OBJECTIVE: To estimate the hazard ratio for disability pension associated with shift work. METHODS: Cohorts of shift and day workers were identified in three waves of the Danish Work Environment Cohort Study and followed up for incidence of disability pension in a national register of social transfer payment. A total of 3980 female and 4025 male employees were included in the cohorts. Information about shift work status, age, smoking habits, body mass index and ergonomic work environment were updated according to responses in subsequent waves of the survey when possible. Respondents reporting shift work were classified as shift workers in the following waves as well. Respondents were followed in the register from the time of first interview and were censored at the time of their 60th birthday, emigration, death or end of follow-up (18 June 2006). The authors used the Cox proportional hazards model to estimate hazard ratios for incidence of disability pension and 95% confidence intervals. RESULTS: The authors observed 253 new disability pensions among women and 173 among men during 56 903 and 57 886 person-years at risk respectively, Among women, shift work predicted disability after adjustment for age, general health and socioeconomic status HR 1.39 (95% CI 1.07 to 1.82). After further adjustment for body mass index, smoking habits, socioeconomic status and ergonomic exposures the association remained statistically significant HR 1.34 (95% CI 1.02 to 1.75). Shift work was not associated with disability among men. CONCLUSION: Shift work might be moderately associated with disability pension among women; however, more powerful studies are needed to establish the possible association.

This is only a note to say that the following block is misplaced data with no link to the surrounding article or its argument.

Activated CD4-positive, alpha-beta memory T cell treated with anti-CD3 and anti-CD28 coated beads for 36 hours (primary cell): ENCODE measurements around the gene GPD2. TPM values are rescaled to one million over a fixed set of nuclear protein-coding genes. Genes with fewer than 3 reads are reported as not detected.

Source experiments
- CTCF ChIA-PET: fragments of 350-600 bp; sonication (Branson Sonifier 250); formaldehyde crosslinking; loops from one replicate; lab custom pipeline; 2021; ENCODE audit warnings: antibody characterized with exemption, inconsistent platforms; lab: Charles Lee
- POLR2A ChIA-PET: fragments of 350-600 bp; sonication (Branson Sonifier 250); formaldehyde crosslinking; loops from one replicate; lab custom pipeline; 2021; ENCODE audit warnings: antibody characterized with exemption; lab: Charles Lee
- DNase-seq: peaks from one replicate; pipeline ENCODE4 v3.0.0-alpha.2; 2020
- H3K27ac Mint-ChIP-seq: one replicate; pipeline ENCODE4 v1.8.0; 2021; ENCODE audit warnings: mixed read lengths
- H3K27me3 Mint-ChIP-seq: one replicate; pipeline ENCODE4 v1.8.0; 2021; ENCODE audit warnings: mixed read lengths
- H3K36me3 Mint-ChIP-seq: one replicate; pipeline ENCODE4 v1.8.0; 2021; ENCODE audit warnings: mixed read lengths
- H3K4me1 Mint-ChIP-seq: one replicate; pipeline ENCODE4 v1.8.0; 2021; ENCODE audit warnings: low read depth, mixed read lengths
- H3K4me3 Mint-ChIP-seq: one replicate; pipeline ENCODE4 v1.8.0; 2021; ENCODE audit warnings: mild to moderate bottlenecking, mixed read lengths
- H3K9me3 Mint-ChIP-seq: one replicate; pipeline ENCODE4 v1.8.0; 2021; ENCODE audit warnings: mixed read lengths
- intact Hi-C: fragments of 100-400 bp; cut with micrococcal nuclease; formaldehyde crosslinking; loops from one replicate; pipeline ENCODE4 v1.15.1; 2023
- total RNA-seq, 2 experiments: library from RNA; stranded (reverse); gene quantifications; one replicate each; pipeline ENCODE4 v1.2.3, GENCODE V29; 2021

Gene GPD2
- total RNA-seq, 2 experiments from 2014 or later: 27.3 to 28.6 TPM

The goal of this study was to identify measures to facilitate access to the Quebec Breast Cancer Screening Program for women with activity limitations, considering the barriers to screening uptake in that population.